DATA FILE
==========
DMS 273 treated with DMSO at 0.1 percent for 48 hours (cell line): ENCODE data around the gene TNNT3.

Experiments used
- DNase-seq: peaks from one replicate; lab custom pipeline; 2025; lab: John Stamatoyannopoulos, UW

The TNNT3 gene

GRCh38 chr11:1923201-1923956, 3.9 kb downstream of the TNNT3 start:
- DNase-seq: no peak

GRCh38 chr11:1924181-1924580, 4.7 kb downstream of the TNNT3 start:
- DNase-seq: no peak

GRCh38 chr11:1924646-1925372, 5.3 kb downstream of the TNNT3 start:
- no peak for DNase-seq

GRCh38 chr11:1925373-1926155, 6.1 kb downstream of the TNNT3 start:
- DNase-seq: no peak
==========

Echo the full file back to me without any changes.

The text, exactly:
DMS 273 treated with DMSO at 0.1 percent for 48 hours (cell line): ENCODE data around the gene TNNT3.

Experiments used
- DNase-seq: peaks from one replicate; lab custom pipeline; 2025; lab: John Stamatoyannopoulos, UW

The TNNT3 gene

GRCh38 chr11:1923201-1923956, 3.9 kb downstream of the TNNT3 start:
- DNase-seq: no peak

GRCh38 chr11:1924181-1924580, 4.7 kb downstream of the TNNT3 start:
- DNase-seq: no peak

GRCh38 chr11:1924646-1925372, 5.3 kb downstream of the TNNT3 start:
- no peak for DNase-seq

GRCh38 chr11:1925373-1926155, 6.1 kb downstream of the TNNT3 start:
- DNase-seq: no peak